Sunday October 23rd 2011

The Great Firewall of China

Facebook, as I’m sure you know, is all but blocked in China.  And being banned in a country with approximately 500,000,000 Internet users and 1.6 Billion people is a pretty big deal.  Despite rumors (fueled by Zuckerberg’s “vacation” to China in December) that Facebook is about to ink a deal with a Chinese Internet giant, Facebook remains off-limits to most Chinese citizens.

This was not always the case, but after riots erupted in 2009, the government officially blocked the social network to help quench riots in what was dubbed as the next Tiananmen.  Imagine Tienanmen with Twitter and Facebook.

The Internet and China have always been a touchy subject for those in the Search world.  I recall a series of very odd meetings in 2002 when I was working for one of the big search engines and we had a bunch of meetings with people who were working for the Chinese government.

Search wasn’t as huge as it is now; it was so long ago that the search at Yahoo was still powered by Google.  In any event the potential client showed up looking to commission a Search Engine for China. It was a fascinating opportunity and one that we took a serious look at.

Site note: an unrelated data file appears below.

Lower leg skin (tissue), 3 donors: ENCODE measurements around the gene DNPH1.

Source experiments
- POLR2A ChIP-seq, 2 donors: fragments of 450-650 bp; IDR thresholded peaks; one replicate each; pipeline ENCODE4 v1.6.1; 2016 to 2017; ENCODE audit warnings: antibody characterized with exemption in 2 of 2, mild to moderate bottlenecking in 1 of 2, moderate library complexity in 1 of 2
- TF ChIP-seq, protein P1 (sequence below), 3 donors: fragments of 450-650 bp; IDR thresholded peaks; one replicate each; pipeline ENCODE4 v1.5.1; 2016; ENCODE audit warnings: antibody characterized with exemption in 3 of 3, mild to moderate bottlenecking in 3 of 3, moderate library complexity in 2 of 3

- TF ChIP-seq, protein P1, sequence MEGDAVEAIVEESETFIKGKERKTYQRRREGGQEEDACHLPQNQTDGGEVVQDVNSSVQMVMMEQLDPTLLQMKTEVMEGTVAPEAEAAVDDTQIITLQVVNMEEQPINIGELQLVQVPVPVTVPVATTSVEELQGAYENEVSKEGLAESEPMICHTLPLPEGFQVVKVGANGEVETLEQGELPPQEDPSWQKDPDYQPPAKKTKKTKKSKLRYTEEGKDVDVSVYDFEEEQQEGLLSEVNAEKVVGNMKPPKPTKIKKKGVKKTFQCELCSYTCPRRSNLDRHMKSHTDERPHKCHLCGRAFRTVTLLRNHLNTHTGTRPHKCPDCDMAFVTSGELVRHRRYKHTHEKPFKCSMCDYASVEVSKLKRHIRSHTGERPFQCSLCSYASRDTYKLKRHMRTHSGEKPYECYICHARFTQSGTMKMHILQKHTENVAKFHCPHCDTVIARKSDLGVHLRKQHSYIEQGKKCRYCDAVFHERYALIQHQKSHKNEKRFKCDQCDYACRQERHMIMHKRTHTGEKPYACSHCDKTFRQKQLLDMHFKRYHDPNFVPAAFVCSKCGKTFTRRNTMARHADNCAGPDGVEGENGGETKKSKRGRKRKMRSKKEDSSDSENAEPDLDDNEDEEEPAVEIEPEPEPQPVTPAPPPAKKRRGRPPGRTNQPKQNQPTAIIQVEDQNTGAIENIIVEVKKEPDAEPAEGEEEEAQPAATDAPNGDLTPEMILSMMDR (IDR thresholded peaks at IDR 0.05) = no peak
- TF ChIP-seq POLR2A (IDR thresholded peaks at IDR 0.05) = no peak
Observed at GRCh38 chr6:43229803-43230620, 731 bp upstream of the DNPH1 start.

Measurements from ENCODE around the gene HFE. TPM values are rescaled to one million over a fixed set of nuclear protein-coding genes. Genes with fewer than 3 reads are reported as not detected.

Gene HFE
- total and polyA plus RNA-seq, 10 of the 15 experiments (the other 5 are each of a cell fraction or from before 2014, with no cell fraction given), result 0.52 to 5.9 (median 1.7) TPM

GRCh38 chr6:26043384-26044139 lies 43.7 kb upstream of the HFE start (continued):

In 2002 there wasn’t that much Chinese Internet content out there so the scope of the job wasn’t huge, but the restrictions were challenging. In short the Chinese wanted to control the results displayed and exclude many sites, (which is still the case) but more challenging they wanted to prevent results for a large number of queries entirely so that they would return not just results with some sites excluded but no results at all for those queries….just to be doubly sure.  Essentially they were looking for a white list of sites they approved of, a blacklist of sites not to be indexed and another blacklist for queries not to be processed.

As I recall it was an extensive list there were hundreds of thousands of terms which we weren’t allowed to process. Eventually we ended up passing on the project. Not only was it technologically quite difficult, working with Asian languages is quite different.  As a result we decided to pass on the project.

It seems like even in these days when we are all connected in one way or another through the Internet, the Great Wall of China still persists; now it is also called the Great Fire Wall of China.

Tim Judd is CEO and Vice-President of eLocal Listing; the nation’s leading provider of content driven lead generation solutions.  The flag ship product is the Found Fast Multi-City Package which gets businesses found in top positions on the major Search Engines.

Check out more posts like this on www.elocalrocks.com.


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